The family vacation has been the subject of many a comedic essay and Chevy Chase film, but in Mark Haddon’s new book, it gets both the literary and psychological treatment.
The Red House, Haddon’s first adult novel since 2006’s A Spot of Bother, is undoubtedly the writer’s most ambitious undertaking to date. And yet, it also pays homage to his most acclaimed book, The Curious Incident of the Dog in the Night-Time: In both stories, Haddon taps into the brains of children while at the same time making the quotidian feel larger than life.
His latest offering follows one family—husband Dominic, wife Angela, children Alex, Daisy and Benjy—on a trip to Wales to visit Angela’s brother Richard and new wife and stepdaughter. From the onset, nobody is particularly excited about this sojourn (Angela and Richard haven’t been close since the death of their mother) and the laborious way in which the clan goes through the motions of “quality time” is one of the book’s many uncomfortable delights.
Still, more interesting is Haddon’s creative approach to interiority. In lieu of typical authorial omniscience, he jumps from character to character’s brain—often multiple times within a single page—in a way that is both frenetic and delightful. In other words, don’t get put off if you’re initially confused; you’ll eventually get used to the device and come to appreciate Haddon’s ability to illuminate an incident from multiple points of view.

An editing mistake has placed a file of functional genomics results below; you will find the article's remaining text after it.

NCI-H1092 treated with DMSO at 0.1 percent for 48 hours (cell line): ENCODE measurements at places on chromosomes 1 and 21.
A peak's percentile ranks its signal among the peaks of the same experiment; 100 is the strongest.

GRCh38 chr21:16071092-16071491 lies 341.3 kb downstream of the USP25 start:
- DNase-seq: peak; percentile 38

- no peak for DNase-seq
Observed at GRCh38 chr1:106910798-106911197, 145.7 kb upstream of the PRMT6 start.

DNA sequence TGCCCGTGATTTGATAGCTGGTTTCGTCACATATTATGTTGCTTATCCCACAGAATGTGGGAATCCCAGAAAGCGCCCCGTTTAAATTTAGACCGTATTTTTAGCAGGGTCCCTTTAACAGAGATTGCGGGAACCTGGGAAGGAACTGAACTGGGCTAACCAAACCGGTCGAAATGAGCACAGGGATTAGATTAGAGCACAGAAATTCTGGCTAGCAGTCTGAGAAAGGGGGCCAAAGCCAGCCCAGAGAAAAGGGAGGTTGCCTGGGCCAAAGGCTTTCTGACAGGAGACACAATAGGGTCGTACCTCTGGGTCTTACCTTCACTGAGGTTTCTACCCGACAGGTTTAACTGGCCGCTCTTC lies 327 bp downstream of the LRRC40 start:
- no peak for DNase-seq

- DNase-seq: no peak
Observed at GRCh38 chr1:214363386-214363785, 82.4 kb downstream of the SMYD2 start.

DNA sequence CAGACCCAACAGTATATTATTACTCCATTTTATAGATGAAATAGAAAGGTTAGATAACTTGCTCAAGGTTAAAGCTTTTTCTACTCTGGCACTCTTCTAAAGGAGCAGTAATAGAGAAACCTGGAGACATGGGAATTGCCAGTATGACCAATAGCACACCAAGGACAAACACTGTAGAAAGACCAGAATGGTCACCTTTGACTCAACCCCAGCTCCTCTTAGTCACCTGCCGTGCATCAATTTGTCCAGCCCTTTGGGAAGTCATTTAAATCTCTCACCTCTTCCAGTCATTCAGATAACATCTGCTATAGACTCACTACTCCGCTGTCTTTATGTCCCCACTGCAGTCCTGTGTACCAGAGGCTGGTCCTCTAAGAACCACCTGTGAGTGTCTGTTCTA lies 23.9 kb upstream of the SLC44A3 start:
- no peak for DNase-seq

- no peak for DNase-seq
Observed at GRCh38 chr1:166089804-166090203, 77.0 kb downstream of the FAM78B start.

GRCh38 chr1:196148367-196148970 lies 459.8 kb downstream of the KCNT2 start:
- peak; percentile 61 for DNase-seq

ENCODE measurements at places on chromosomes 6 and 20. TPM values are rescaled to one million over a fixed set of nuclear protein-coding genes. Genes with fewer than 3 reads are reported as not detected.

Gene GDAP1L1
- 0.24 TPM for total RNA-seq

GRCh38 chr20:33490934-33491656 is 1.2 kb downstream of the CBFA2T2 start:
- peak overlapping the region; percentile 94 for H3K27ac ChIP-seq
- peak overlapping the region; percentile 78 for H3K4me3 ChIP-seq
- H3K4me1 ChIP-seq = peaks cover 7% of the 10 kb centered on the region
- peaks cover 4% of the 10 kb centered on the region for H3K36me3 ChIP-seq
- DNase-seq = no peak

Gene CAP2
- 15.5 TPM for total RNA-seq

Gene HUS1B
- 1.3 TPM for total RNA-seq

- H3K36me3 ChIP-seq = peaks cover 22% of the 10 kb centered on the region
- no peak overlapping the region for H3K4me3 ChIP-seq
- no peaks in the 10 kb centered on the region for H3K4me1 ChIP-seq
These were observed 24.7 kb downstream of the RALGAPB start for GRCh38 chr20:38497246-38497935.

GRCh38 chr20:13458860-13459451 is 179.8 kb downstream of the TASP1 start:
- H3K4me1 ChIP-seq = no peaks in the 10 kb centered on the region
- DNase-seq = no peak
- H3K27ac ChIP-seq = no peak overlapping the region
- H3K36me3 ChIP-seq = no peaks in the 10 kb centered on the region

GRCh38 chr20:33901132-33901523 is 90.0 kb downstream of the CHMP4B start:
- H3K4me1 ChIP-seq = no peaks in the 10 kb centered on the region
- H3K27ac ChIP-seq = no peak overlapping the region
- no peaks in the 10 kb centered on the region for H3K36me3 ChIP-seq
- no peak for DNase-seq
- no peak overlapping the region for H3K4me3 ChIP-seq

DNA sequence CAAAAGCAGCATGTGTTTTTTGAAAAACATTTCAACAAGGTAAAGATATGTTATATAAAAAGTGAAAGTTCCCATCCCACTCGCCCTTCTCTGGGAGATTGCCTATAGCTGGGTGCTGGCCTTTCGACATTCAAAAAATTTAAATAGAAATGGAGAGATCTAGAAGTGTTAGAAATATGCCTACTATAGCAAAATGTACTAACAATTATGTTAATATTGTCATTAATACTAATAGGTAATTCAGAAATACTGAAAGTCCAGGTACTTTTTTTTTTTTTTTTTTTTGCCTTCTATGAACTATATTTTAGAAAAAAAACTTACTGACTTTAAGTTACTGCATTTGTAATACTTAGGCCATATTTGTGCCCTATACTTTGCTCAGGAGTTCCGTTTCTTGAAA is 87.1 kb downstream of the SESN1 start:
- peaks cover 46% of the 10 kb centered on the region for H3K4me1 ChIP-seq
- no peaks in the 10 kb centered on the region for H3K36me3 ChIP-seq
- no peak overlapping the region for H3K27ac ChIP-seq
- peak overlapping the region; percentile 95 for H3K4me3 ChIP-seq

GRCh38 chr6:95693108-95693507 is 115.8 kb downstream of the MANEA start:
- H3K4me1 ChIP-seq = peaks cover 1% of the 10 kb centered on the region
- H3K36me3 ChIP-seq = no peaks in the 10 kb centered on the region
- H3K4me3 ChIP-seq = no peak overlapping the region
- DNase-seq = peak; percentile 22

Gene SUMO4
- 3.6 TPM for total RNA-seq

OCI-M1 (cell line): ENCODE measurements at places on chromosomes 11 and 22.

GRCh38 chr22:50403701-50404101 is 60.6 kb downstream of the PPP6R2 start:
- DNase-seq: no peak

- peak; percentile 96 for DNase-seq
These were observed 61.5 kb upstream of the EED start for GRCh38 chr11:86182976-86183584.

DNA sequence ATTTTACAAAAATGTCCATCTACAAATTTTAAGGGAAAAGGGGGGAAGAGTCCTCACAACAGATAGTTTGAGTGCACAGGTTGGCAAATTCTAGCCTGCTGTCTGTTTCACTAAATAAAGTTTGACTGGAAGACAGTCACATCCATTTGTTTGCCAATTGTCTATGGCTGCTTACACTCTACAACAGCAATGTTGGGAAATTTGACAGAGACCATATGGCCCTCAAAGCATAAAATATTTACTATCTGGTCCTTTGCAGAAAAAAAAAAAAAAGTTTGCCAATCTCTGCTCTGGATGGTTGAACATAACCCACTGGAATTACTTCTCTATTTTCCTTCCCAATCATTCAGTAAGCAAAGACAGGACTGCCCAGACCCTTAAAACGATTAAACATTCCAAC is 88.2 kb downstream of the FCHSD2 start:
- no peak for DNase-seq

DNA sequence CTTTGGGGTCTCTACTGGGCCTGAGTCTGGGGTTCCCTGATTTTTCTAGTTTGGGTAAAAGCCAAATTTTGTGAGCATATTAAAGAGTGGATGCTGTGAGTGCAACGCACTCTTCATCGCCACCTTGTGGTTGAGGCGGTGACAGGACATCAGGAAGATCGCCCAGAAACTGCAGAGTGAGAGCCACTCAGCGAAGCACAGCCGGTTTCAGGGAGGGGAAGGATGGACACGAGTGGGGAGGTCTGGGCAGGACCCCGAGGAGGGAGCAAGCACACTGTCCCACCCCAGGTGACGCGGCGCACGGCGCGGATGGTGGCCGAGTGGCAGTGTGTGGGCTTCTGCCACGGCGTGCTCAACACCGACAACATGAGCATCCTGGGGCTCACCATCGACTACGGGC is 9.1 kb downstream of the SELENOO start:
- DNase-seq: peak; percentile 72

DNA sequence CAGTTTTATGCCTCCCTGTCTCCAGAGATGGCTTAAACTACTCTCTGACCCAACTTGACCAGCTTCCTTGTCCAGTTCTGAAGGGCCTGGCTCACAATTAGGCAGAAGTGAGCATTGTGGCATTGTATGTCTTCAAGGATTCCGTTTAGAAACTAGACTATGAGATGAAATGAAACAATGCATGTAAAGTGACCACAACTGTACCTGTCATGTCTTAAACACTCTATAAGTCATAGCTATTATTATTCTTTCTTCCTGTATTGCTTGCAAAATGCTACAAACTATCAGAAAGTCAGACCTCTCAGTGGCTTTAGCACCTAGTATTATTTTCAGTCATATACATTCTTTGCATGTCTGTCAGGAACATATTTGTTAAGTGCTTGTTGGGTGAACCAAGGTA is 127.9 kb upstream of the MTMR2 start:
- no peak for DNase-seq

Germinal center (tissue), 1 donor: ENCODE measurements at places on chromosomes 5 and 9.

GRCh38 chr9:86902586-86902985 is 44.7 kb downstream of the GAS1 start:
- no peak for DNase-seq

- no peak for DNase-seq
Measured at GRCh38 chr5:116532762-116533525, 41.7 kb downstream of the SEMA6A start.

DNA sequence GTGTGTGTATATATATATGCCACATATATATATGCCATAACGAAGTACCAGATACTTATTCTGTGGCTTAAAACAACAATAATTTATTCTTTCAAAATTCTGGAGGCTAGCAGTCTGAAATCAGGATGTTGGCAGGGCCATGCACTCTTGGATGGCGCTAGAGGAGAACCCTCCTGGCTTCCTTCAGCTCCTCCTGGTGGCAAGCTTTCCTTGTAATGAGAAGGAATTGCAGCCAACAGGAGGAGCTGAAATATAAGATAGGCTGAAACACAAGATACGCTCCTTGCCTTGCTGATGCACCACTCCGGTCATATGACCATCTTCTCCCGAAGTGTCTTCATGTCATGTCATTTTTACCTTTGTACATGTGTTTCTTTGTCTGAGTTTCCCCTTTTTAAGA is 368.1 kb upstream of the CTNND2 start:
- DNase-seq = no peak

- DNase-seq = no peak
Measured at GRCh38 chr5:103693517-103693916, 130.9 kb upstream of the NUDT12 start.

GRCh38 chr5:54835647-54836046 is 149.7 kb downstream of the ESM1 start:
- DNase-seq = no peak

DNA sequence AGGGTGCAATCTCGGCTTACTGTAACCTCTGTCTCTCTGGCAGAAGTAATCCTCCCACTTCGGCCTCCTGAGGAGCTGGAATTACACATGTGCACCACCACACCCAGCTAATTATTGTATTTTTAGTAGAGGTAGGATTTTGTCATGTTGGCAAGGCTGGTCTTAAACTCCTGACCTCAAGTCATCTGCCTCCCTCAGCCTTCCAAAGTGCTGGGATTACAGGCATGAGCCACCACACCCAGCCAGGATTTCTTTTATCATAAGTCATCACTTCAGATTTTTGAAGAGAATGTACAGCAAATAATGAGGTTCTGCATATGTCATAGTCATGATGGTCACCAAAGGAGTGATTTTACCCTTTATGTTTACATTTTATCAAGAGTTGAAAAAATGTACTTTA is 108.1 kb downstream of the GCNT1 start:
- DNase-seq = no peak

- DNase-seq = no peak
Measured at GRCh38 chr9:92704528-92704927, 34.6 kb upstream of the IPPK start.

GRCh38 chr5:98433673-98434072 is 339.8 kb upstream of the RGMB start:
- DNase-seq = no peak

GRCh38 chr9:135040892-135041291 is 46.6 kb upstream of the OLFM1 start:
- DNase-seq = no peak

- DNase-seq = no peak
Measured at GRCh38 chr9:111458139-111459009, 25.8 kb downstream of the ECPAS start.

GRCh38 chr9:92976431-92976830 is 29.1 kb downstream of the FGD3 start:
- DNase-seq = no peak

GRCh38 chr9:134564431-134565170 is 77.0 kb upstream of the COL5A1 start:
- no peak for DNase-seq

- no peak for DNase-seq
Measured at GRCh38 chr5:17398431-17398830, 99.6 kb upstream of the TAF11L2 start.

Indeed, one of the book’s many great truths is that each person is too wrapped up in his own tiny dramas to appreciate anyone else’s: Angela in the loss of a stillborn child, Alex in his nascent need to assert his masculinity, Daisy in her conflicted (if fervent) relationship with God, and so on. This can lead—as in the case of several failed kisses—to miscommunications only comprehensible from the outside in. And yet, as the trip’s small incidents play out, the characters do change and do learn to understand one another—particularly the teenagers, for whom Haddon clearly has great compassion.
It’s also worth mentioning that Haddon is a supremely talented and perceptive writer with a great love of language and poetics. If The Curious Incident relied on simple diction and vocabulary, this book is the opposite—lyrically flowing from thought to thought, brain to brain, potential connection to potential connection.